Friday, August 22, 2014

Worship and the Christian Kurds

The news is full of terrible problems in the church and upon the church, and so we must come and worship our God.  He is a strong tower, and this service of worship is not simply for our own individual spiritual development – it is far more than that.  It is a battering ram against the walls of unbelief and the gates of Hades.  Pick up your psalter, pick up your Bible, gather in the name of the Lord, and do battle with Him, calling upon King Jesus to rule from His throne.

We hear awful news about the Kurds in northern Iraq – again.  This time, thousands of Christian Kurds are being displaced, running for their lives literally, against the militant Muslim group, ISIS, that demands that Christians convert to Islam, pay a fine, or be executed – and there are horrific tales of beheadings of our brothers and sisters in the name of Allah.

These Kurds are the ancient Assyrians – yes those Assyrians, who once were a great Empire.  One of the cities taken is Qaraqosh and this is in the region that even today is called Nineveh – yes, that Nineveh.  These Kurds are mostly Muslim, but there are many Christians and then others from a religion called Yezidi, a religion that is deemed to be so ancient – going back even before the days of Sennacherib – yes that Sennacherib.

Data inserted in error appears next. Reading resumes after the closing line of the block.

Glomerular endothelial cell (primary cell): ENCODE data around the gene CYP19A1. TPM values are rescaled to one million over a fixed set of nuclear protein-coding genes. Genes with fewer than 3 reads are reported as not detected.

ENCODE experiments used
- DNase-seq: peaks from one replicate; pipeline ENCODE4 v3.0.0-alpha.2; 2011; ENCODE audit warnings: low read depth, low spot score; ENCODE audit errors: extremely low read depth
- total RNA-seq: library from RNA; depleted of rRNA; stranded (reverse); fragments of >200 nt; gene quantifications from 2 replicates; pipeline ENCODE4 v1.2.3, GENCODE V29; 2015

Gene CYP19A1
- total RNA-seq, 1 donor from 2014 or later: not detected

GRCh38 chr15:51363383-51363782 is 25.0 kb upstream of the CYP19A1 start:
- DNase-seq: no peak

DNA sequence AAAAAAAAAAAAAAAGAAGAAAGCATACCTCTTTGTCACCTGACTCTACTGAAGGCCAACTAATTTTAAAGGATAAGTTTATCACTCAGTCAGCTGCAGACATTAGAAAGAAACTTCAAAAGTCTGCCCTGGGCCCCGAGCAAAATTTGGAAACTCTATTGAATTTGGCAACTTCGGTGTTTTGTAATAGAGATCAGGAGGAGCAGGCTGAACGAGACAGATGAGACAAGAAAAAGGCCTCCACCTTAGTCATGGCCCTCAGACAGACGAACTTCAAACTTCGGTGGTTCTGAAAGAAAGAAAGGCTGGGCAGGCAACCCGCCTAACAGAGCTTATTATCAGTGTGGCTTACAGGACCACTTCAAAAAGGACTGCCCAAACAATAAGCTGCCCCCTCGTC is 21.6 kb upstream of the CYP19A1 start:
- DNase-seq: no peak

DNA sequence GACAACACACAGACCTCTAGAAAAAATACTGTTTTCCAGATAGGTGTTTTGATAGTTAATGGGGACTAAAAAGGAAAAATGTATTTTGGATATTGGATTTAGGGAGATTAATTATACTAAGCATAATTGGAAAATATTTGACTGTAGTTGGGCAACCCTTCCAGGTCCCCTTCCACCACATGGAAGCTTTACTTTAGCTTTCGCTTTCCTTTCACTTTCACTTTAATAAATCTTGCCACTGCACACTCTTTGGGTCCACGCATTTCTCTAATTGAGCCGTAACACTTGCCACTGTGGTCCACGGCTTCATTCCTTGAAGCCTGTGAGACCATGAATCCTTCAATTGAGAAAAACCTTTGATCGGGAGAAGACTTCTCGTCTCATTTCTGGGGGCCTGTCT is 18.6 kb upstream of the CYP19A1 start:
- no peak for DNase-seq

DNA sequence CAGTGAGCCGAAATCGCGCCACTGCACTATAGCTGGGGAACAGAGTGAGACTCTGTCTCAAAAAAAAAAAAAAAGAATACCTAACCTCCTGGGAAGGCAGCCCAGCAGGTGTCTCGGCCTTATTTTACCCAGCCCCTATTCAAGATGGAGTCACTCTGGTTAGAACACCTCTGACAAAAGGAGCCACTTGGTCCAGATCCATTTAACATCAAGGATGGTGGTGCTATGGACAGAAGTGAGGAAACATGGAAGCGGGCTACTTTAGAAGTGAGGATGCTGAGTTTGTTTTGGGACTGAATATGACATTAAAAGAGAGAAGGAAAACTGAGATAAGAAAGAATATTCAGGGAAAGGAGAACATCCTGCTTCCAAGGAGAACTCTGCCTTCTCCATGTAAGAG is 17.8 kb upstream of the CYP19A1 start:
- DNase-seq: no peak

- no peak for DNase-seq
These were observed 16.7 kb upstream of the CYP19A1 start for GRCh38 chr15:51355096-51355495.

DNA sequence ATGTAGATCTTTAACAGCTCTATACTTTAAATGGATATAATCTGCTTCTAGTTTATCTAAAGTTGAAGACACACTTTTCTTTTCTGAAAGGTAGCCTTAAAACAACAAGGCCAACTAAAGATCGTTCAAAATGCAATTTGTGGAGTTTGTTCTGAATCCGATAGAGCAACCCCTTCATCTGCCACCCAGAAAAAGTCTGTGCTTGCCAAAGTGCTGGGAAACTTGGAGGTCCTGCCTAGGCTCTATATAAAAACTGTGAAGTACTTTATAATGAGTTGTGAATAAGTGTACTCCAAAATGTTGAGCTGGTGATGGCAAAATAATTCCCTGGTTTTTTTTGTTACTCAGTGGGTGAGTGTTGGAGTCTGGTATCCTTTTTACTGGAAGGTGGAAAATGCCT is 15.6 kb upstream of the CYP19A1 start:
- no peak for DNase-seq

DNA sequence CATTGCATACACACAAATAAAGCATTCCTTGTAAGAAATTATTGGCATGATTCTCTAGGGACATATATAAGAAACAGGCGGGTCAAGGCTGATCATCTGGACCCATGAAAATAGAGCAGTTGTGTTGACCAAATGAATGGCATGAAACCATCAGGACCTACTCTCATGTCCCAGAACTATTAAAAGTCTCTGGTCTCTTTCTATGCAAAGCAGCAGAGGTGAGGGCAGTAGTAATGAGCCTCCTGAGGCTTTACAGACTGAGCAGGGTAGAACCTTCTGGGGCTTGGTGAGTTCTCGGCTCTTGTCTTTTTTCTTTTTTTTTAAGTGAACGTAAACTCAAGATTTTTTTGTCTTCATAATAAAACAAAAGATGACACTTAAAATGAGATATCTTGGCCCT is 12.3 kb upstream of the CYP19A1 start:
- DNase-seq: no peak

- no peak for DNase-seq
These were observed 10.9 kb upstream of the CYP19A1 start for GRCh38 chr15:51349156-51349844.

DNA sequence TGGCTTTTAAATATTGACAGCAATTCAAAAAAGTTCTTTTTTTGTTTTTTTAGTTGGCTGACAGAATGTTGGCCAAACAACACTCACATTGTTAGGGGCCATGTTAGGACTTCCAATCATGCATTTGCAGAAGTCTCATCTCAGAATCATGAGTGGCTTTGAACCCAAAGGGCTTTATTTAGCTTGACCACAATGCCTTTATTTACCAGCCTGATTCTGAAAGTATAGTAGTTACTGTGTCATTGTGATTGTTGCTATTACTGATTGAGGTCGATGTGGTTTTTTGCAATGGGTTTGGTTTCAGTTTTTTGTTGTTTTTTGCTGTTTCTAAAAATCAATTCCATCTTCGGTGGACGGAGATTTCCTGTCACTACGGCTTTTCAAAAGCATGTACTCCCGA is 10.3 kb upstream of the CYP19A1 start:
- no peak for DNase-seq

World Magazine reports that Qaraqosh, a Christian village in the Nineveh region, is gone, and that, along with attacks on many other towns, more than 200,000 Christians are displaced, along with tens of thousands of Yezidis.  Strangely, our president, announcing air strikes to protect our interests in the area, pointedly avoided mentioning the attacks on Christians, choosing instead to only mention the attacks were upon “religious minorities.”

There are many organizations that you can support to help provide aid to your brothers and sisters in Christ in this terrible situation – do so as the Lord leads you.  But here, as we worship the God of all nations, the Lord of Iraq and the Kurds and the United States, we gather on behalf of our brothers and sisters who cannot gather this morning – we sing their psalms – we pray their prayers – we join with them and for them – to our God Who is Lord over all.  And we cry to Him for mercy – more mercy.  We pray to Him for the Gospel to have a greater impact in our lives, in the lives of the church around us – and over the world. 

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